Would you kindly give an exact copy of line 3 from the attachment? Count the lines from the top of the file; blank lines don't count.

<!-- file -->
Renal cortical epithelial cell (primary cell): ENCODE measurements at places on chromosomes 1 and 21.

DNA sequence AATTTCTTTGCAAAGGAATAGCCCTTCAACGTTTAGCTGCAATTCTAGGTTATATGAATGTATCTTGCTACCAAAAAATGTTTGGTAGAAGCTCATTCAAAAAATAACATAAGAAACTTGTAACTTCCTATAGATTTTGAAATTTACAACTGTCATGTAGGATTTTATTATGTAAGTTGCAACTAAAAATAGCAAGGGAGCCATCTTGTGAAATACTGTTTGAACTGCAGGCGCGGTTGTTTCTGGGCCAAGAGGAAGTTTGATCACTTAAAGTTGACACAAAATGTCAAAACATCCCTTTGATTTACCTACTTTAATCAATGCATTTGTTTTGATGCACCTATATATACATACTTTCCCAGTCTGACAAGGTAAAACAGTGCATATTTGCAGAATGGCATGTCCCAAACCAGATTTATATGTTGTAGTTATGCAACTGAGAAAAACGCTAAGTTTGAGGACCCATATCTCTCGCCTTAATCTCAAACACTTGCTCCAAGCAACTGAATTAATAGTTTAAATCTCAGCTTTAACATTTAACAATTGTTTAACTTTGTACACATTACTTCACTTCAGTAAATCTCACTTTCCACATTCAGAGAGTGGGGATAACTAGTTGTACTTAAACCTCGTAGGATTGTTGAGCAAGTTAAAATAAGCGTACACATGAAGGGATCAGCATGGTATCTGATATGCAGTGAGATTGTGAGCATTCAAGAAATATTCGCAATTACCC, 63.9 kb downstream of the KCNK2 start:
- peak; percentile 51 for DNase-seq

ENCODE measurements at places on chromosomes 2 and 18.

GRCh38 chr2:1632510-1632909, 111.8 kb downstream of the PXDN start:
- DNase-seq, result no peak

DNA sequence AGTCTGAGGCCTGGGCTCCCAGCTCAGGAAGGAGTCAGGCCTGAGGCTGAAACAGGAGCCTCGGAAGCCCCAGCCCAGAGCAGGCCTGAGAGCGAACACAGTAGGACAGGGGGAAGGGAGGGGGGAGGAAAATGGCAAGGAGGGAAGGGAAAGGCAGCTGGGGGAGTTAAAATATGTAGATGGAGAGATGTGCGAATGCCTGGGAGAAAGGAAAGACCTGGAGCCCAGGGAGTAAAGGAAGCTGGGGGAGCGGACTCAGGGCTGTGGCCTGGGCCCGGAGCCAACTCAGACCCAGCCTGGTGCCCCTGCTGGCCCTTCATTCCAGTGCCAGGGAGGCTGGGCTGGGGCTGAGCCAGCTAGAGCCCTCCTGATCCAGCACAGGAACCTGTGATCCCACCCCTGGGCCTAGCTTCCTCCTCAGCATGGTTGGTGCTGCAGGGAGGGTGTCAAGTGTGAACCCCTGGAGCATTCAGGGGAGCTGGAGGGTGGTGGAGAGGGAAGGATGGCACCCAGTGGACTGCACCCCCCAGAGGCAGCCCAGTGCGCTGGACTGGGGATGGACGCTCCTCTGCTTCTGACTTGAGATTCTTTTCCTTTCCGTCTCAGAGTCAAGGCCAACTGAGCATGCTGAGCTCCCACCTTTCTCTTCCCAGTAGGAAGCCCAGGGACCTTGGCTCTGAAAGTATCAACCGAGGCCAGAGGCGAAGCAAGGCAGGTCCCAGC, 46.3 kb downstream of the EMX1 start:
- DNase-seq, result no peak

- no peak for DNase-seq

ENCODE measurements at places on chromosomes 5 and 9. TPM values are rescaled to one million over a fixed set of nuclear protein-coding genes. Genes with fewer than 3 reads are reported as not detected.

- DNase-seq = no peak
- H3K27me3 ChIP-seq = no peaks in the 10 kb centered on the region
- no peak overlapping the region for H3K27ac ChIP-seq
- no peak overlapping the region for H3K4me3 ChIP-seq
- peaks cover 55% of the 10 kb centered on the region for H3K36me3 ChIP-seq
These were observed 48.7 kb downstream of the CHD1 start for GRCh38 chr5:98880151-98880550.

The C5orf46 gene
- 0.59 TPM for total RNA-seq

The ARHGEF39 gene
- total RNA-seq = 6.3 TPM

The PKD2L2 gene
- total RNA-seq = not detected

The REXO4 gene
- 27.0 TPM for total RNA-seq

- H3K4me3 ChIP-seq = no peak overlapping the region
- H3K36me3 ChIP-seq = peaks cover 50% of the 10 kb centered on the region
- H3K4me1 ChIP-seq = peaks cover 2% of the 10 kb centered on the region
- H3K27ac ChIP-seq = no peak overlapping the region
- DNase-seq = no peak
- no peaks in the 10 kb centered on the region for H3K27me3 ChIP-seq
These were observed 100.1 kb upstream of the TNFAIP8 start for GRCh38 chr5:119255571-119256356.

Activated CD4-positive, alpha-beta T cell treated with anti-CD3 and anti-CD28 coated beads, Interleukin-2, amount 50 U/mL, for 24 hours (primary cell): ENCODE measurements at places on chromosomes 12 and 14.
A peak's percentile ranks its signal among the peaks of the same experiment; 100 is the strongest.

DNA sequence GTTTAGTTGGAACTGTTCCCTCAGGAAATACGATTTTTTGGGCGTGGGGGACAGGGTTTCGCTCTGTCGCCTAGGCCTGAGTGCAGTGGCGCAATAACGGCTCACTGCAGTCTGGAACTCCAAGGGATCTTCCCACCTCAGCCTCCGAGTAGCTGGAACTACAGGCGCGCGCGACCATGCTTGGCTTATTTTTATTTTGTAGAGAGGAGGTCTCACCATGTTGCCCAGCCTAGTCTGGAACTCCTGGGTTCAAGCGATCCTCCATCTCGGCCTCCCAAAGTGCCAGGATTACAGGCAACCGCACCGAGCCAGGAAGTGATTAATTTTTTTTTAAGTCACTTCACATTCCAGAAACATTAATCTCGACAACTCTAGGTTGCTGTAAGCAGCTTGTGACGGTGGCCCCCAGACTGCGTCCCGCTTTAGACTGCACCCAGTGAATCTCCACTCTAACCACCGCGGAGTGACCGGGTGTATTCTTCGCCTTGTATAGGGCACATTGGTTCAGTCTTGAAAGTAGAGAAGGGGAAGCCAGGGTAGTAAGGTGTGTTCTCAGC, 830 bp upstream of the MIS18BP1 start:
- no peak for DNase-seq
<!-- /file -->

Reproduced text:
- peak; percentile 51 for DNase-seq